Lord Adonis was critical of the conditions under which the coalition deals were made; he noted that everyone was tired, and the glare of the media and the whole nation was an incredible amount of pressure to put on the negotiators. This is an unfair assessment to make; we were warned beforehand of the possibility of a hung parliament and that in the event that that would happen, would lead to talks of deals shielded from the eyes of the British public behind closed doors, and policy promises would be compromised. We were also warned that such talks could lead to an indefinite number of days and eventually lead to a failed government, forcing another general election. Had the media not been hot on the tails of the negotiators, then the coalition talks may have taken much longer.

There is a great deal of unfairness as to which Nick Clegg has been faced with. He has been accused for selling out his own party, for only caring about his job as opposed to the jobs of others, and for being the Conservative party poodle. The issue of Clegg lying about the offer of AV without a referendum from Labour appears to be over-egged a little bit. Everyone knew that Proportional Representation was the forefront of the Lib Dem’s manifesto, everyone knew that no deal would be made unless either Conservatives or Labour were willing to make concessions over the electoral system. The protest group that gathered outside Lib Dem HQ is testimony to that and Clegg has an obligation to those protesting, and Lib Dem voters, to not renege on their promise of a PR system, entering a coalition agreement would have been the only way to safeguard that.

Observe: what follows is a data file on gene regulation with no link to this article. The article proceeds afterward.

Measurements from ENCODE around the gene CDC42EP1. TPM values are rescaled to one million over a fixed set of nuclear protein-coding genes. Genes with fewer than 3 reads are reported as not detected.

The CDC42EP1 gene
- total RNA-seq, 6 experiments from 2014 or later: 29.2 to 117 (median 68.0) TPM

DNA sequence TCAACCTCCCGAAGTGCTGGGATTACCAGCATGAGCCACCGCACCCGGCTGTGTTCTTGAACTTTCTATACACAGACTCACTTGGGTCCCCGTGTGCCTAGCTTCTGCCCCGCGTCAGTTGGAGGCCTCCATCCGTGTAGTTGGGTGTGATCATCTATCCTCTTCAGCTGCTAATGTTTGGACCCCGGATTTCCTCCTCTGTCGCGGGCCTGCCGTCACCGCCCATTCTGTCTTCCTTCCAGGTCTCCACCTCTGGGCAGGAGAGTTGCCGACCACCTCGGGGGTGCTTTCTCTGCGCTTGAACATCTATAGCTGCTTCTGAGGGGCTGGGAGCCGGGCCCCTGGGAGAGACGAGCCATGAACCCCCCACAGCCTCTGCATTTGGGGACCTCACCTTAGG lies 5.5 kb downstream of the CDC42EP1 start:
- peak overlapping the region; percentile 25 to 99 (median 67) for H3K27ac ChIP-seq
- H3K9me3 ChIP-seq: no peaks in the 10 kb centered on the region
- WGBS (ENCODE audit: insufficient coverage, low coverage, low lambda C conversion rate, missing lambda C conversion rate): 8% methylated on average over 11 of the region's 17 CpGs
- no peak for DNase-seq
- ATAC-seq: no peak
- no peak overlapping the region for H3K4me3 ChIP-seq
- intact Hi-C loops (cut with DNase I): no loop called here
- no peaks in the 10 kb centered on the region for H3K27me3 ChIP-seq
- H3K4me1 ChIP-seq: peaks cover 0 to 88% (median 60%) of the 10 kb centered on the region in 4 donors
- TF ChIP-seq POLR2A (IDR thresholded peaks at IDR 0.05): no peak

The consensus amongst many has been that hearts were pulling one way, but minds were pulling the other. Clegg did make the bold decision to compromise on some of his manifesto policies, but this was done in the interest of the country. A decision had to be made quickly, and the documentary reminded us that the election took place during the most volatile of economic conditions, everyone was aware that the markets were watching, and indecisiveness would have set the British economy plunging.

It is unlikely that the documentary will disastrously divide the government, but the only indicators will be when the next set of economic forecasts and GDP figures come out, but most importantly, whether or not the referendum on AV has succeeded.

  1. For me, it wasn’t the AV without a referendum factor that was most astonishing about the documentary – it was that Clegg said he had changed his mind about the pace at which to introduce cuts before these five days even happened. If Clegg is telling the truth here, then it was he who was misleading the electorate.

    I also objected to Clegg’s apparent dismay at Brown refusing to wait until a proper coalition had been officially formed. At the point where Brown could not guarantee a majority with Labour as the major party of government, there was no other option but to allow Cameron into Downing Street – minority government or coalition.

    In terms of potential longeavity of this government, I think the 12% poll rating is simply another thing to factor into how the Liberals will conduct themselves in future campaigns. Ideologically, it was always going to be difficult for the majority of the LDs to back a Tory led executive. Charles Kennedy has not ruled out a return as leader. I suspect that with the support of Ming Campbell, Paddy Ashdown, Lord Steele and eventually Vince Cable, Nick Clegg will be replaced as leader.